Duane Hart, a friend to so many, passed as well, and without him, the Hart’s Pumpkin Festival will never be the same. He was my neighbor for as many years as we owned our farm, but he was also someone that encouraged me to reach out in ways that I hadn’t ever thought possible. Sharing the love of music and teaching, we spoke to thousands of school children each fall when they would come out to his farm to tour the Pumpkin Farm and hear how the pumpkins grew. Each year, I would add another instrument to the barn show, until I eventually could play almost all the bluegrass instruments. Duane was not only an encouraging soul, he too was another brother in Christ. Meroney’s Church and the surrounding community will never be the same without him.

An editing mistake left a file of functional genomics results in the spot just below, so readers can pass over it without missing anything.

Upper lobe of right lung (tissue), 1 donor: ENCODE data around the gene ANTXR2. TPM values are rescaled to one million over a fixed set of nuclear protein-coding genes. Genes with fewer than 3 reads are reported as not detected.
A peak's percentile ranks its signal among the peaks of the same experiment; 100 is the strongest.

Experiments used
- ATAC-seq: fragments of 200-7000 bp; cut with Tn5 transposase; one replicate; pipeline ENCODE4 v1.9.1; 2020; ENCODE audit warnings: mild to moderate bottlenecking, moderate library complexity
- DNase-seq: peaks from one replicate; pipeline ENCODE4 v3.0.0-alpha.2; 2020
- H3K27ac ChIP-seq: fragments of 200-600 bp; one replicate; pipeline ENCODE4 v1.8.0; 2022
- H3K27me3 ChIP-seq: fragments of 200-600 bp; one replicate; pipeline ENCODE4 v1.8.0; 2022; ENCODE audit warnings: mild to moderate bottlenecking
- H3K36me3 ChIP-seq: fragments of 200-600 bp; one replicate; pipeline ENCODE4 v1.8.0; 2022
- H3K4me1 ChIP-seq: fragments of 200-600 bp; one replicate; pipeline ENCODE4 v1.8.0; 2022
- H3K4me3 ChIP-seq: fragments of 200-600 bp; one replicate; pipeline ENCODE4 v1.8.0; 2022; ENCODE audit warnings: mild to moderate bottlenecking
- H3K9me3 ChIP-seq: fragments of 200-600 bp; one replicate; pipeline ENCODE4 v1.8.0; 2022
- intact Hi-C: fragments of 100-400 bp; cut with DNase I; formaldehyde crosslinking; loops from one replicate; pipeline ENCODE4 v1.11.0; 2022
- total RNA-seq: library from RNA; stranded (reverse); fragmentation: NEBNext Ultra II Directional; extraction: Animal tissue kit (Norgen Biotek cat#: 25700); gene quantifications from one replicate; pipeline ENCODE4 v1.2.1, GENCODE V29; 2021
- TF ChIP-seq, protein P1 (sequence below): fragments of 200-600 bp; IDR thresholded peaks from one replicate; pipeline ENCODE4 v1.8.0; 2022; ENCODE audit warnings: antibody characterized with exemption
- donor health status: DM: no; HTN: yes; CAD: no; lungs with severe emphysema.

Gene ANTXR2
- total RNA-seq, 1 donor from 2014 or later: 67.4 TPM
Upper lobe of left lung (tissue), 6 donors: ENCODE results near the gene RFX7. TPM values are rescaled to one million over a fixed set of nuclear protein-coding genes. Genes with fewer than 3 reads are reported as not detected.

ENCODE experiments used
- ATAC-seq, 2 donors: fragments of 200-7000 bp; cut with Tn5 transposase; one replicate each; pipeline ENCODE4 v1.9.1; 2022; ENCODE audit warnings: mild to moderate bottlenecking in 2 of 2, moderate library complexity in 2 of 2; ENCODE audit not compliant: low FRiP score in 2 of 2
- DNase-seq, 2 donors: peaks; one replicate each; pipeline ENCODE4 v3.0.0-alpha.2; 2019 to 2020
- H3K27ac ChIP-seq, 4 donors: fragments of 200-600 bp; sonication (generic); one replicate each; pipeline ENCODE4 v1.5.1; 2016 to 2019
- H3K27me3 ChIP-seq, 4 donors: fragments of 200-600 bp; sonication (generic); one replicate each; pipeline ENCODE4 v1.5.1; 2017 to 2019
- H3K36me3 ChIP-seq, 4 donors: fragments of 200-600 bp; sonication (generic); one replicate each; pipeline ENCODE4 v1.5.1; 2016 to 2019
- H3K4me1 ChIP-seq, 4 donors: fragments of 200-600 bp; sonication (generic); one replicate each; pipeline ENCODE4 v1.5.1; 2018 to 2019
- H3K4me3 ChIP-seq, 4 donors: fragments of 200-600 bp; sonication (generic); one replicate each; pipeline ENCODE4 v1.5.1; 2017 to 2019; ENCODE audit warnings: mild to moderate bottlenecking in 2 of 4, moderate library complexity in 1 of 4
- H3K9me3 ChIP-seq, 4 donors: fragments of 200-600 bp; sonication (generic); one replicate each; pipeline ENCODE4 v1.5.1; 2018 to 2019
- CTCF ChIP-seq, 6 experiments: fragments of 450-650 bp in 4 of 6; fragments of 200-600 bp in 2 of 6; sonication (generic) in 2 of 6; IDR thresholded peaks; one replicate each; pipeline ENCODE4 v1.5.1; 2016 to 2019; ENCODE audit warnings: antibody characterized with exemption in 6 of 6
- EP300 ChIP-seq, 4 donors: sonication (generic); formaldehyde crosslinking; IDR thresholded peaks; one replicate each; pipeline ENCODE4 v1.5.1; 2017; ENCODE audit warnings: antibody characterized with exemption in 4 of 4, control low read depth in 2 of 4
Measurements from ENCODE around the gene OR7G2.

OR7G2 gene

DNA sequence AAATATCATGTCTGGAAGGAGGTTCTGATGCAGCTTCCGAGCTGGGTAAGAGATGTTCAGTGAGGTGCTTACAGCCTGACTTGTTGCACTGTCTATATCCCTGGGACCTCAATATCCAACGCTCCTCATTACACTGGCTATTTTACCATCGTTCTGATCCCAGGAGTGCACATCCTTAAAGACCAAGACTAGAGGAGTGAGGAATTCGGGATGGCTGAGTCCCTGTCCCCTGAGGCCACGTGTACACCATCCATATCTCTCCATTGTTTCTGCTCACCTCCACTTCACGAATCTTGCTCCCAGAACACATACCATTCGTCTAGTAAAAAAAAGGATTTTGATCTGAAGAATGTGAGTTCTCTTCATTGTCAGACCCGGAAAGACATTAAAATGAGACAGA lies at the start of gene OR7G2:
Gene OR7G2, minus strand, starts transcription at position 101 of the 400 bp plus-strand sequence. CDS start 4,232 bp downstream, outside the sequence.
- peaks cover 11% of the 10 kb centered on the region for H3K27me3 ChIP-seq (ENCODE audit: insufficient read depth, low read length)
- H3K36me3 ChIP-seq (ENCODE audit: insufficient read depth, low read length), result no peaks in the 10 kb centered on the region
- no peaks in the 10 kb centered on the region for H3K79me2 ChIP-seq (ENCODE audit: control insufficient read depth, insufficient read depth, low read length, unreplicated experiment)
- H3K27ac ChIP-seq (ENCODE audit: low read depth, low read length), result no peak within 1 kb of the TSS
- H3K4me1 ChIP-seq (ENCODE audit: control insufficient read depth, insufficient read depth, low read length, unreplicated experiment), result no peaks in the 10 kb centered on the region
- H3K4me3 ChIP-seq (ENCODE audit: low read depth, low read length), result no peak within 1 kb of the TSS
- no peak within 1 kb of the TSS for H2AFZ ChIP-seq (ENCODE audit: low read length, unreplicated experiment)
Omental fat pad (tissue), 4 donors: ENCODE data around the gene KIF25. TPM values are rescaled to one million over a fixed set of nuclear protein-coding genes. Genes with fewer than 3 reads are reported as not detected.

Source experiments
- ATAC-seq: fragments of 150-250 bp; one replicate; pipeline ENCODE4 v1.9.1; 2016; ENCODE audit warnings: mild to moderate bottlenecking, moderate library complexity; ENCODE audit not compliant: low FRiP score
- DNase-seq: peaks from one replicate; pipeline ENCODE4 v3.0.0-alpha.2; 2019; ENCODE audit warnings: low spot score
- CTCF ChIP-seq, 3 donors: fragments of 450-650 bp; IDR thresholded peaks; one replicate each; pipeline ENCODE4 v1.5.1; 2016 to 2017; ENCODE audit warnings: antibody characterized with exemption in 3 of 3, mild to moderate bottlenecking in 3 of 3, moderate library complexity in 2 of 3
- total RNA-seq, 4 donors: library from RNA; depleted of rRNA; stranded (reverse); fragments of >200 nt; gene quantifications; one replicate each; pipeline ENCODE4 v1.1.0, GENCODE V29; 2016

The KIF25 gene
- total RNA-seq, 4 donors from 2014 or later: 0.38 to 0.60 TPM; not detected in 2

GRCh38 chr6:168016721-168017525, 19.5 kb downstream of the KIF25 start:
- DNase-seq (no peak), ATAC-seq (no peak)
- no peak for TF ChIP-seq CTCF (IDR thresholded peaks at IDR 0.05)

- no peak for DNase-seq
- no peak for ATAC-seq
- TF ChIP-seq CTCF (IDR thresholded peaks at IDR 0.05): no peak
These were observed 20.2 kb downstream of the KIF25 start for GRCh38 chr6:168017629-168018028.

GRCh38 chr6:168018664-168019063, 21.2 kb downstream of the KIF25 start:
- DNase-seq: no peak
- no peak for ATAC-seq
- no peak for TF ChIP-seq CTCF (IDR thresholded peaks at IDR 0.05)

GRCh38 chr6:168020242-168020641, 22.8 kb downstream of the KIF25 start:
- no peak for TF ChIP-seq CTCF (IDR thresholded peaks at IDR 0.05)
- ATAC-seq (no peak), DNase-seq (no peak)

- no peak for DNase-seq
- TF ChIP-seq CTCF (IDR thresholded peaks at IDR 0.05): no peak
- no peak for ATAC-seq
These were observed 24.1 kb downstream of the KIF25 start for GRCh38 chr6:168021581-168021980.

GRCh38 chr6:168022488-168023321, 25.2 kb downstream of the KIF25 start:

There are many more that have passed; some that I knew, while others were only acquaintances through friends of mine. Each of their stories caught a little piece of my heart and took it with them to their new home. With each painful loss, we turn again and again to find comfort in God’s word. There, we find the voice of Jesus, giving us hope and a future. We know that we can face tomorrow for we are not alone.

When my parents passed in these past four years, I was blessed to tell them both goodbye, knowing that they were about to leave us forever. Each one, in their own way, left behind a legacy.

For each one that leaves, those that remain have the burden to carry their torch, to share that story. Yes, it is up to each of us to carry on.